Like I have said many times, instead of just solving a problem with an obvious solution, Delaware loves to first establish a Committee, a Task Force, or a Consortium to study the problem with an obvious solution for two years, and then have that Committee, Task Force or Consortium recommend the obvious solution, which will then might be passed three to four years from now.
Here is our problem: an educator shortage due to low pay, shitty benefits, and dire work conditions over the last two years due to the pandemic and crazy racist parents who don’t want American history taught to their children.
Here is the obvious solution: increasing teacher salaries and benefits packages. And then, to satisfy our need for Task Forces, form one to study how we can make teacher’s working conditions more tolerable. But first, give them a raise. You don’t need a Task Force for that.
More than 635 positions are currently vacant across the state’s public school system, according to the educator recruiting platform managed by the Delaware Department of Education. Nationally, education ranks among the top industries affected by job loss during the pandemic — but this trend began long before 2020.
According to the National Education Association’s Ranking of the States, Delaware’s average instructional staff and teacher salaries trail behind its neighboring states, giving New Jersey, Pennsylvania and Maryland a competitive edge on recruiting and retaining teachers. Since 2008, Delaware has lost nearly 20% of its educational staffing, which has led to a rise in class sizes, a substitute teacher shortage, and widespread educator burnout.
Senate Bill 100 will establish the Public Education Compensation Committee, a 13-member board that will work with educators, school administrators, parents, and local school boards to evaluate current rates of educator compensation and make recommendations for improving Delaware’s ability to compete with states across the Mid-Atlantic region.
If passed by the General Assembly and signed by Gov. John Carney, SB100 would direct the Public Education Compensation Committee to hold its first meeting on or before August 1, 2022, with a final report due by November 15, 2023.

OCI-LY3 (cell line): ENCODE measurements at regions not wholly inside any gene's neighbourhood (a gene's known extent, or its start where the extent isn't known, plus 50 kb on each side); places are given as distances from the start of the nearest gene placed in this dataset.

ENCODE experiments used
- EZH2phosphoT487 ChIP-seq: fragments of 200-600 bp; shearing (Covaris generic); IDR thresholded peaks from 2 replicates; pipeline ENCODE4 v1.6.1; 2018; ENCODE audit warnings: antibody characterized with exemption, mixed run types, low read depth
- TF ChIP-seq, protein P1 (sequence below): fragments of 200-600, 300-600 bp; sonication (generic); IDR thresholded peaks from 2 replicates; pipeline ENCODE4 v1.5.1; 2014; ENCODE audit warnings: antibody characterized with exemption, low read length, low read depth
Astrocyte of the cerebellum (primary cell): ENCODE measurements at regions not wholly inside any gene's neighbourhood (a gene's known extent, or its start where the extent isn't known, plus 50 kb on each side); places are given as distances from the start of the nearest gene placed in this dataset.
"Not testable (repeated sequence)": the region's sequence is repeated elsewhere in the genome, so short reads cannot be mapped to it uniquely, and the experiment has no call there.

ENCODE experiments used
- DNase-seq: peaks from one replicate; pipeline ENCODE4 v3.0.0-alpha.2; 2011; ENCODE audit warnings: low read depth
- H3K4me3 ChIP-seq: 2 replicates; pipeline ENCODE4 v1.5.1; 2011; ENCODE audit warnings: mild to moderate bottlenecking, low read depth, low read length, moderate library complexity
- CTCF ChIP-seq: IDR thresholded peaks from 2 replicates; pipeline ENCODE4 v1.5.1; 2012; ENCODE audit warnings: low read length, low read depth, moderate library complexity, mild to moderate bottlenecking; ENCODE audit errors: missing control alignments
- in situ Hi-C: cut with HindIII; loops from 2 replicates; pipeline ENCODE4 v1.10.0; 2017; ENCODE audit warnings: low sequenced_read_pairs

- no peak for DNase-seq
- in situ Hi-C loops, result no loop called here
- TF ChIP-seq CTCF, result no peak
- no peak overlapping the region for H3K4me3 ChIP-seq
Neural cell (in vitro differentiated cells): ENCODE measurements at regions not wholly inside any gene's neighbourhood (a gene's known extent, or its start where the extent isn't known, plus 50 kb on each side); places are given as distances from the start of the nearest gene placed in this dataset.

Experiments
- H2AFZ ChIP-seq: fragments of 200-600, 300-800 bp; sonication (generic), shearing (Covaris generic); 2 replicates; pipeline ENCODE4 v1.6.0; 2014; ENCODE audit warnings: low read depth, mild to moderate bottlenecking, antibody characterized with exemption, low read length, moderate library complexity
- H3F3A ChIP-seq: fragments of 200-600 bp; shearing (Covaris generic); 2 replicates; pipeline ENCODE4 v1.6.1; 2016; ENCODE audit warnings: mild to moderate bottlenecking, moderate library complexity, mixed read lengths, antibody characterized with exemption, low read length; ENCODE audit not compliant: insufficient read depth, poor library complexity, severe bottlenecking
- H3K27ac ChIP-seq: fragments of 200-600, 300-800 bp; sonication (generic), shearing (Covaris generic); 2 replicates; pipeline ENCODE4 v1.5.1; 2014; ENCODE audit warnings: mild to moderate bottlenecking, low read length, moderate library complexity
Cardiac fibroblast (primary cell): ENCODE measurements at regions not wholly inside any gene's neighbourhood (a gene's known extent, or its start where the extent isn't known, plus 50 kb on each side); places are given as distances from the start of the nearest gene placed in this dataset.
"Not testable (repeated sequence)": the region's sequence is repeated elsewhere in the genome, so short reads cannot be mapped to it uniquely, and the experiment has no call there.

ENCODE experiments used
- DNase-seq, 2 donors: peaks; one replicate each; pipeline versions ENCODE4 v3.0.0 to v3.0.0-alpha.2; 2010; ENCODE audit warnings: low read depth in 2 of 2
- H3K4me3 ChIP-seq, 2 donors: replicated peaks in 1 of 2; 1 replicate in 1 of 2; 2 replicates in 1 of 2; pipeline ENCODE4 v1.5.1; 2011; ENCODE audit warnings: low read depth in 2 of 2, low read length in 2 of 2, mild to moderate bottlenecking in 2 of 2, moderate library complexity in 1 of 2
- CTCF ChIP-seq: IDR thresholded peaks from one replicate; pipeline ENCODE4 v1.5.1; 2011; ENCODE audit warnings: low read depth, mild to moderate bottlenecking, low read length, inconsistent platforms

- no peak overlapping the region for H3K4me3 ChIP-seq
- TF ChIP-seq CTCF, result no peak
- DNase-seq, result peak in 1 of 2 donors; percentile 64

All 14 Democratic State Senators have signed on as co-sponsors of SB100. The bill also has a Republican co-sponsor in the House in Michael Smith.
SB100 has been assigned to the Senate Executive Committee.
|Senate Bill 100 Sponsors||Yes Votes||No Votes|
|Townsend, Sturgeon, Brown, Ennis, Gay, Hansen, Lockman, Mantzavinos, S.McBride, Sokola, Paradee, Pinkney, Poore, Walsh|
|K.Williams, S.Moore, Bush, Baumbach, Freel, Griffith, Heffernan, Longhurst, Matthews, Mitchell, Morrison, Osienski, Ramone, M.Smith|
|Current Status: Senate Executive 5/3/22|
“Education is a calling. No one becomes an educator to get rich or to earn an easy paycheck,” said Sen. Bryan Townsend, the bill’s lead sponsor. “We cannot afford the consequences of allowing educator salaries to remain stagnant while workloads rise. We must reassess educator compensation so that we can retain and strengthen our education workforce and be competitive in recruiting the next generation of educators. Our students’ futures hinge on us solving this issue.”
“The future of public education as a career field in Delaware depends on creating a competitive compensation structure that will attract the best educators in the region,” said Stephanie Ingram, President of the Delaware State Education Association. “We are competing with Maryland, Pennsylvania, and New Jersey in hiring public school educators, so the compensation we offer MUST keep pace with that of our neighbors while also recognizing the increasing workloads placed on educators year after year.”
“As a former public school teacher, I look forward to serving on the Public Education Compensation Committee,” said Senate Education Committee Chair Sen. Laura Sturgeon. “I have seen many colleagues over the years leave the profession, leave the state or retire early because of Delaware’s outdated public educator compensation structure. Teachers also need pathways for advancement that don’t take them out of the classroom, something I look forward to exploring. We must properly compensate and support our teachers or risk losing them.”
“Delaware has been behind far too long when it comes to education compensation,” said House Education Committee Chair Rep. Kim Williams, who will also serve on the Public Education Compensation Committee. “We often hear how students no longer aspire to be educators or how many current educators are leaving the profession. With previous legislation like Grow Your Own, Year-Long Teacher Residency programs and increased funding for Special Education students, we believe Senate Bill 100 provides another step that is needed to improve our schools and to recruit and retain educators. This legislation provides Delawareans and college students more of an incentive to stay in Delaware, making our state stronger for years to come.”